On the same Easter Sunday there came to her a certain leper from whom his limbs were falling, to ask for a cow. ‘For God’s sake, Brigit, give me a cow.’ ‘Grant me a respite’, said Brigit. ‘I would not grant you’, said he, ‘even the respite of a single day.’ ‘My son, let us await the hand of God’, said Brigit. ‘I will go off’, said the leper. ‘I will get a cow in another stead although I obtain it not from you.’ ‘. . .’, said Brigit, ‘and if we were to pray to God for the removal of your leprosy, would you like that?’, ‘No’, said he, ‘I obtain more this way than when I shall be clean.’ ‘It is better’, said Brigit, ‘. . . and you shall take a blessing [and] shall be cleansed.’ ‘All right then’, said he, ‘for I am sorely afflicted.’ ‘How will this man be cleansed?’, said Brigit to her maidens. ‘Not hard, O nun. Let your blessing be put on a mug of water, and let the leper be washed with it afterwards.’ It was done thus and he was completely cured. ‘I shall not go’, said the leper, ‘from the cup which has healed me — I shall be your servant and woodman.’ Thus it was done.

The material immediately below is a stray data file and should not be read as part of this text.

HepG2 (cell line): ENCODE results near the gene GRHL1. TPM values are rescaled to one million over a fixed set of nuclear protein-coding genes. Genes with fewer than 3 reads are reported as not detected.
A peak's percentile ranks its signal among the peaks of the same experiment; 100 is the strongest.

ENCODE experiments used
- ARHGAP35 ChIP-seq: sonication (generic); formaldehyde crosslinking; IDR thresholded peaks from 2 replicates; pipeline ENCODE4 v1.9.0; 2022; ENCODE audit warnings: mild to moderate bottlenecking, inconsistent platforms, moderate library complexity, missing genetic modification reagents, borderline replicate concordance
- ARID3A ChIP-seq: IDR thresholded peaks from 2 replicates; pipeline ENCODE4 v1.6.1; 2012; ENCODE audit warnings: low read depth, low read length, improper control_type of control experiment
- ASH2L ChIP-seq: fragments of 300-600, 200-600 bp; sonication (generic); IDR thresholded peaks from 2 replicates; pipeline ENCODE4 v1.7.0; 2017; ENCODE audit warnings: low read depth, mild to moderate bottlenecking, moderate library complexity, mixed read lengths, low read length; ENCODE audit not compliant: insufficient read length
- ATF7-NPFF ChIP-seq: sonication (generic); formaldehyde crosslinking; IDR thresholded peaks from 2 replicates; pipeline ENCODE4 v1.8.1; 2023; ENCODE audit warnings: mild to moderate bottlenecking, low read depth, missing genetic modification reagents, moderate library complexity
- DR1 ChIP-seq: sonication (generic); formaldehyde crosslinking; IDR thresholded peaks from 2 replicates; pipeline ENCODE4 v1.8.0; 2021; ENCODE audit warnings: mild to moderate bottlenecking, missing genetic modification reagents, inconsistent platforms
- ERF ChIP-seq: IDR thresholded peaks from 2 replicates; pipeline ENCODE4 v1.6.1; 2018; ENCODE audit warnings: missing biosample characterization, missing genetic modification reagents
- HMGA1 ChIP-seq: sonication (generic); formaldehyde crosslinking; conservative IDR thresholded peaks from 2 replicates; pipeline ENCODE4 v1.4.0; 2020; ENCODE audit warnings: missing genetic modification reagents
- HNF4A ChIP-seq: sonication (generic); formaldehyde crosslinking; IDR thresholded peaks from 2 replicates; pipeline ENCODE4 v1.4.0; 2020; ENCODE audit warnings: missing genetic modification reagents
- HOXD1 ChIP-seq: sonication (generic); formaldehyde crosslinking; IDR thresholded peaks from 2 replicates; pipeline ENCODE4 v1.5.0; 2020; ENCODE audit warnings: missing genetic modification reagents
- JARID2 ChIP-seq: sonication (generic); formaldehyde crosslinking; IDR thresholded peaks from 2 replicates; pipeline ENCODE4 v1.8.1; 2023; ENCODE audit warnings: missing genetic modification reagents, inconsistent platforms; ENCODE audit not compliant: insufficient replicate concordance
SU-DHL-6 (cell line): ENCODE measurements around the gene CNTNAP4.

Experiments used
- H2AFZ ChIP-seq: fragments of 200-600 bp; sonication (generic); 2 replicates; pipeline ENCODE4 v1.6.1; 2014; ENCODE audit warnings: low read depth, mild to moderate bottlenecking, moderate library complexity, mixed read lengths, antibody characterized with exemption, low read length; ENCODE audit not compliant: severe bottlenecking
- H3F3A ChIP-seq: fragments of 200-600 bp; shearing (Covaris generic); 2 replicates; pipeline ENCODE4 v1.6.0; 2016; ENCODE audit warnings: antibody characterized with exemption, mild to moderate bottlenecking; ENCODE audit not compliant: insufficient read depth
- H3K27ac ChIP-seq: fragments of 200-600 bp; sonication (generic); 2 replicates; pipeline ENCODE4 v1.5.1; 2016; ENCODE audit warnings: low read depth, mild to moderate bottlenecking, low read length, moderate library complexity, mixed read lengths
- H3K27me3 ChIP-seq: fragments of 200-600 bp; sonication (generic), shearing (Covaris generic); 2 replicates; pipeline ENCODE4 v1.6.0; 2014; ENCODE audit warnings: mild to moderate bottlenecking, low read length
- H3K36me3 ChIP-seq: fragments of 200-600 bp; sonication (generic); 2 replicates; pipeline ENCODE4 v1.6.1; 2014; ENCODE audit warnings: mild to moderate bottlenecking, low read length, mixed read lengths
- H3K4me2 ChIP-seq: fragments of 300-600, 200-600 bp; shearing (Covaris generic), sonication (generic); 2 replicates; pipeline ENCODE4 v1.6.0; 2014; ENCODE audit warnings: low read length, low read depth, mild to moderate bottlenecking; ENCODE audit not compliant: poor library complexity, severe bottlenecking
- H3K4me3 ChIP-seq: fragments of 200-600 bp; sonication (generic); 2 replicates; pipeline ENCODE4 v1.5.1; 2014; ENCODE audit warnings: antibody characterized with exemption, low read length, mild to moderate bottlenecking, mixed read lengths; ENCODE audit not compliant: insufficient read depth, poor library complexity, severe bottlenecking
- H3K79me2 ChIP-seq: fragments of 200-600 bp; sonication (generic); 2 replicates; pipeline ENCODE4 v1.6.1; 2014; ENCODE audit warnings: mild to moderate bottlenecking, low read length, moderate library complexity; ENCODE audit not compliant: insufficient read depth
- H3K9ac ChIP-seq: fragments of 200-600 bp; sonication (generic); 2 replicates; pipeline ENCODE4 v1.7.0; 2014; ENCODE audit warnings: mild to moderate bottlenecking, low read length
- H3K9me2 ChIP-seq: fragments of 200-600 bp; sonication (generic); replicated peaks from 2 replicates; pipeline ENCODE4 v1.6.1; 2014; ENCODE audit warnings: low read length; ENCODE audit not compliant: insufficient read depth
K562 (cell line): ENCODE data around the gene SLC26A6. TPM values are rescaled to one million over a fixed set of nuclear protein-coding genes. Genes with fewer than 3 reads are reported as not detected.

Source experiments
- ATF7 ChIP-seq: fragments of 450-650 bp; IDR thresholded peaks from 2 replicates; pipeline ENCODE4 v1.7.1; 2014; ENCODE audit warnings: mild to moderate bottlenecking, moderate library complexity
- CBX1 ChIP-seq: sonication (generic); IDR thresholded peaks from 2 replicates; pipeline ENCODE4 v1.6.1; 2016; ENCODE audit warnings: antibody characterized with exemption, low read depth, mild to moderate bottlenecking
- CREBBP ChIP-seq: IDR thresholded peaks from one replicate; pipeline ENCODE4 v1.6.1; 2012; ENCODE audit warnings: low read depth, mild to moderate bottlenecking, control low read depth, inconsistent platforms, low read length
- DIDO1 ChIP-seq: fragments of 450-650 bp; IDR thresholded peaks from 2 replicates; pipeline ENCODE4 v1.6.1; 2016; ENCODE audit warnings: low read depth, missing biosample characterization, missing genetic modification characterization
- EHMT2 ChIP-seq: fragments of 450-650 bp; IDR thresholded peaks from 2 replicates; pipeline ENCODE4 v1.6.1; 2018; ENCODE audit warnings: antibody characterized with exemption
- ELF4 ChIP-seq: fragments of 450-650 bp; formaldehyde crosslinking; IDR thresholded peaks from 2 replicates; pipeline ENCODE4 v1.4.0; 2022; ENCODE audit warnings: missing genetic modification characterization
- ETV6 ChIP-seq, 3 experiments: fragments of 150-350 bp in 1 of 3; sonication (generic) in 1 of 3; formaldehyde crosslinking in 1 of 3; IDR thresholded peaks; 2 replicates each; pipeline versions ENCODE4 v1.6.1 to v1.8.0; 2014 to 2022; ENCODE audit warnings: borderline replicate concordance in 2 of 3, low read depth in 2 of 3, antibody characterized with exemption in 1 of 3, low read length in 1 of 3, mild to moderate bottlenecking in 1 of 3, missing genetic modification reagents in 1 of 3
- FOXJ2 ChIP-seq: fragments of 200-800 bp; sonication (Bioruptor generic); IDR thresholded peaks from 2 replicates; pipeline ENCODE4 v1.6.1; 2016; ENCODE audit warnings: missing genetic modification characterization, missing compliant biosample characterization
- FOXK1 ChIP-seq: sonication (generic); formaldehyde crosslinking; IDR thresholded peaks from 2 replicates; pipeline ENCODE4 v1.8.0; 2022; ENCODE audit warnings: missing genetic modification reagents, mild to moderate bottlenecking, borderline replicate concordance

– Anonymous Life of St. Brigid, Bethu Brigte, Chapter XXIII.